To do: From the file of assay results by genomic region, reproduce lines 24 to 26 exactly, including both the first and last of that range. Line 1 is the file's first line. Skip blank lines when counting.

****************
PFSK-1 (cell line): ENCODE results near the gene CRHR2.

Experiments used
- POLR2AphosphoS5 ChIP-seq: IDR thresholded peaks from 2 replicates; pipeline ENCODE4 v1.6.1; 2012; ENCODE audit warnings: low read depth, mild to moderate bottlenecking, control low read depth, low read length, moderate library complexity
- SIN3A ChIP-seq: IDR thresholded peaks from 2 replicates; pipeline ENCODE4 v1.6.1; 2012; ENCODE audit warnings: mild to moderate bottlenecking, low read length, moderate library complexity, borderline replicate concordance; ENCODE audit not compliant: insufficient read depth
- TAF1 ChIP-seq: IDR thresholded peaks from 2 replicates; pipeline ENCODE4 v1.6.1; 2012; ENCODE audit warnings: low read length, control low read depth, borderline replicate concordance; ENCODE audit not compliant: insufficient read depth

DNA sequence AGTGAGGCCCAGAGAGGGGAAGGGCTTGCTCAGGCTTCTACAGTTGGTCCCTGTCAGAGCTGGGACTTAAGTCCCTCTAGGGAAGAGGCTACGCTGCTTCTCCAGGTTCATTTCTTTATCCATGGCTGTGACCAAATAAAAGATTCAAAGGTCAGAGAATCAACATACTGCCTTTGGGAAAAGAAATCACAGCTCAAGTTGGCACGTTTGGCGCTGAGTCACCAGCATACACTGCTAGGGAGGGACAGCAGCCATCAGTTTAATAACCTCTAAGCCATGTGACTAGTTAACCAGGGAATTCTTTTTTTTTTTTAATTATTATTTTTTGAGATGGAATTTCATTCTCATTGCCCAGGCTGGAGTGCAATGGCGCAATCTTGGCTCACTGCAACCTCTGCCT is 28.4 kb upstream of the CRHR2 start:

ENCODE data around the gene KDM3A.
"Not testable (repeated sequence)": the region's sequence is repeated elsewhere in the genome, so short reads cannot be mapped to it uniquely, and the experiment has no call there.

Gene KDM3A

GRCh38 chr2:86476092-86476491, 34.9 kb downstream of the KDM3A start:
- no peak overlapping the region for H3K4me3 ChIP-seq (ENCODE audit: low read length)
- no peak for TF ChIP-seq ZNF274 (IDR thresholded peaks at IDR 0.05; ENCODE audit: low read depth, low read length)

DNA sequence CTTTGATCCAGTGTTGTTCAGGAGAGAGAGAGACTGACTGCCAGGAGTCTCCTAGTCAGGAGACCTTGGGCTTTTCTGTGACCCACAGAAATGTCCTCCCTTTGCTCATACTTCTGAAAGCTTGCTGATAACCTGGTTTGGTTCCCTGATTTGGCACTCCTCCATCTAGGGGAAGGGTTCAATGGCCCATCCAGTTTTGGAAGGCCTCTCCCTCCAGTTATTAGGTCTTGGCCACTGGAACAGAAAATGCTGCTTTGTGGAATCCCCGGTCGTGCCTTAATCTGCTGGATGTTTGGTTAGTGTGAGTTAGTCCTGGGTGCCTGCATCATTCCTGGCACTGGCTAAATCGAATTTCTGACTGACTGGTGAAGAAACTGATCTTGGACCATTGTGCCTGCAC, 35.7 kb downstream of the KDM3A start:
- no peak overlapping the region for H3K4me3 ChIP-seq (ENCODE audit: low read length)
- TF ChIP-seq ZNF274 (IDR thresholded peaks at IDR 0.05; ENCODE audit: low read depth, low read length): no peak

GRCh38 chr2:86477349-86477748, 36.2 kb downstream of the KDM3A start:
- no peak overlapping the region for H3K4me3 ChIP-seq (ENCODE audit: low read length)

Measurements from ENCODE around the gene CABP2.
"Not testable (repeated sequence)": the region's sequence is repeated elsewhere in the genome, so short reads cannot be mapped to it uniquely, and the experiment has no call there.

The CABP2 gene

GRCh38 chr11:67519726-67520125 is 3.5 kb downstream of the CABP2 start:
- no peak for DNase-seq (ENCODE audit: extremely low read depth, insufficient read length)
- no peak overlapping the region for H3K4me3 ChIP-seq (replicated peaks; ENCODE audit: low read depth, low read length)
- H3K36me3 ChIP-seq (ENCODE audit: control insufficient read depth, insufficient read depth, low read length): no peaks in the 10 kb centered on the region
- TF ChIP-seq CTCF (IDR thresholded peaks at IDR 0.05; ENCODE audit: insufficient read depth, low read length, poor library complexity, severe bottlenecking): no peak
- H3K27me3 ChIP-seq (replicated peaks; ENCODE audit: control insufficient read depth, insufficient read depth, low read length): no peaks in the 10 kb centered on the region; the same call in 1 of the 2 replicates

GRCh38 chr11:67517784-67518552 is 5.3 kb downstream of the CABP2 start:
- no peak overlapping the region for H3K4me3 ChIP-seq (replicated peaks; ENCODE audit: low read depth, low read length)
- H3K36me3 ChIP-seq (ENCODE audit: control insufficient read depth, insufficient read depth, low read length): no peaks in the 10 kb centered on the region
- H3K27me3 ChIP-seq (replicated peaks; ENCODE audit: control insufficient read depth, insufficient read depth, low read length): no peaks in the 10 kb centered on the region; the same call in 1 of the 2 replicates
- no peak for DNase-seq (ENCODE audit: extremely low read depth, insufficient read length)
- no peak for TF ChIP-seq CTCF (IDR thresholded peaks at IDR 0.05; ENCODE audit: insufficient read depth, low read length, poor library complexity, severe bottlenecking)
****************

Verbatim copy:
- H3K36me3 ChIP-seq (ENCODE audit: control insufficient read depth, insufficient read depth, low read length): no peaks in the 10 kb centered on the region
- TF ChIP-seq CTCF (IDR thresholded peaks at IDR 0.05; ENCODE audit: insufficient read depth, low read length, poor library complexity, severe bottlenecking): no peak
- H3K27me3 ChIP-seq (replicated peaks; ENCODE audit: control insufficient read depth, insufficient read depth, low read length): no peaks in the 10 kb centered on the region; the same call in 1 of the 2 replicates